Before the rule came into effect, there was no federal standard for using these terms. This posed a danger for consumers with the digestive disorder celiac disease, for whom consuming gluten can cause negative health effects.
Under FDA’s rule, a food may be labeled as “gluten-free" so long as it does not contain an ingredient that:
• Is any type of wheat, rye, barley, or crossbreeds of these grains.
• Is derived from these grains and has not been processed to remove gluten.
• Contains 20 or more parts per million (ppm) gluten.
This includes products that are inherently gluten free (like rice) as well as those that have been specifically processed or formulated to remove gluten.
USDA regulates the term "organic" on food labeling, even for foods under FDA jurisdiction. There are four ways that foods may be labeled as organic:
• Products made with 100 percent organic ingredients may use the USDA Organic Seal or the term "100 percent organic."
• Products made with at least 95 percent organic ingredients may use the USDA Organic Seal or the term "organic".
• Products made with 70 to 95 percent organic ingredients may use the phrase "made with organic _____________."
• Products made with less than 70 percent organic ingredients may only disclose individual organic ingredients in the ingredient statement.
Water and salt should not be considered when calculating the percentage of organic ingredients in a food product.
USDA's regulations for labeling food as organic are strict and extensive. For example, the agency will not consider an ingredient to be organic if it is produced with genetic engineering, ionizing radiation or sewage sludge, or if it contains sulfites, nitrates, or nitrites added during the production or handling process. Also, most foods labeled as organic must be overseen by a USDA National Organic Program-authorized certifying agent. Manufacturers should familiarize themselves with all of USDA's requirements before labeling food with the term "organic."
A significant trend within the food industry over the last decade has been the labeling of products as not containing bioengineered ingredients (also known as genetically modified organisms or GMOs). Currently, there is no federal regulation pertaining to the labeling of food as GMO or non-GMO, but this is soon to change. In July 2016, then-President Barack Obama signed a bill into law that requires USDA to develop a mandatory disclosure standard for bioengineered foods. The law gives USDA two years (until July 2018) to determine the standard and establish the regulations to enforce it. The regulations must specify how much of a GMO substance a product may contain before needing to disclose and the way the product must be labeled. The law directs USDA to allow manufacturers to disclose GMO ingredients via text, a symbol or a link. The law applies not only to USDA-regulated products, but those under FDA jurisdiction as well. This statute overrides any state laws that were in place or in progress.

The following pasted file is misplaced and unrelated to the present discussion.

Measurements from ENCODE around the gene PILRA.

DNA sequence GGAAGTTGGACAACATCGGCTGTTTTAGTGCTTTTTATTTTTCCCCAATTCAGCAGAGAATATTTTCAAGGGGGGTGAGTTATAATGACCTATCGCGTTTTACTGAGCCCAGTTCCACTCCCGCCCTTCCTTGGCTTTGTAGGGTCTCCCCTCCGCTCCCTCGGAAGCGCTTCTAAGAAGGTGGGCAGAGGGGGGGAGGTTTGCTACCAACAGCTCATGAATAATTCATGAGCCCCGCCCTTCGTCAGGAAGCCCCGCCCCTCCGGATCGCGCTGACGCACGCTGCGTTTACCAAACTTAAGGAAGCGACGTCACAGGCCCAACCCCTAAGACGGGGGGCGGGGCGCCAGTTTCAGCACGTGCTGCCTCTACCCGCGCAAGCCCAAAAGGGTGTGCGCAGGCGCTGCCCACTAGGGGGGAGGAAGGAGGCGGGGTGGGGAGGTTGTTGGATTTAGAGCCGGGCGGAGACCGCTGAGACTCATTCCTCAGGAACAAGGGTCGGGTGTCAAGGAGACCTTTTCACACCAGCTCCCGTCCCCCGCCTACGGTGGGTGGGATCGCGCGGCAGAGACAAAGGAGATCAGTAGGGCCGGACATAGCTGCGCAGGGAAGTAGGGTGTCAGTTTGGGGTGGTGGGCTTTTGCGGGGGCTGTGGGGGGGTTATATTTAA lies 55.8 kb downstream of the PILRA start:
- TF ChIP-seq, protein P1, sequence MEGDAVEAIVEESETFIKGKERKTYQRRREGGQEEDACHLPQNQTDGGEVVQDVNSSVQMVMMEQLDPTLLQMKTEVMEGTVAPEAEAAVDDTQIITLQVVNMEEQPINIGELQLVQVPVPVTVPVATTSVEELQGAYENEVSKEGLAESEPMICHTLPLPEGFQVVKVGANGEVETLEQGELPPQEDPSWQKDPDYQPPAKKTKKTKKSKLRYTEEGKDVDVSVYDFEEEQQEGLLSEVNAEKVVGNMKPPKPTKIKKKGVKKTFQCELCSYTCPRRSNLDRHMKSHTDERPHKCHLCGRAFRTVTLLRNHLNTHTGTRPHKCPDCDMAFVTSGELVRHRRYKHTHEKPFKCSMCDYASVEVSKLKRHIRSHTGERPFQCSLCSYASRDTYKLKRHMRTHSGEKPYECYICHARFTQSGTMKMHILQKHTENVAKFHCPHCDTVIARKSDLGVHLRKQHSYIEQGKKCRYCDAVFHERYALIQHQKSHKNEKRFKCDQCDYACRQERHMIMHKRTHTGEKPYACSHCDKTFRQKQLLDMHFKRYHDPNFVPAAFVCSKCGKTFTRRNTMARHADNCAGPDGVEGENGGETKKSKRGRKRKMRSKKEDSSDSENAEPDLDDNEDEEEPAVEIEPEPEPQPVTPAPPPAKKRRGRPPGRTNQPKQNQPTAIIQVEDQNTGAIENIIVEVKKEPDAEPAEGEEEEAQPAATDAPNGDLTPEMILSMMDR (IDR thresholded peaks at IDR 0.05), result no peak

Food manufacturers wishing to ride the wave of the clean label movement should take care to ensure claims made about their products are appropriate. Even in the absence of a regulation, FDA issues warning letters to companies that they deem are making false and misleading statements regarding claims such as "natural" and enforces those for claims such as "gluten-free." Proper declaration of such claims can help manufacturers maximize sales of their products while also keeping them off FDA's radar.
Anna Benevente is a senior regulatory specialist at Registrar Corp. (registrarcorp.com), an FDA consulting firm that helps companies comply with FDA regulations. She has been assisting companies with U.S. FDA regulations since 2009 and has researched over 600 products to determine whether they meet the FDA requirements for compliance.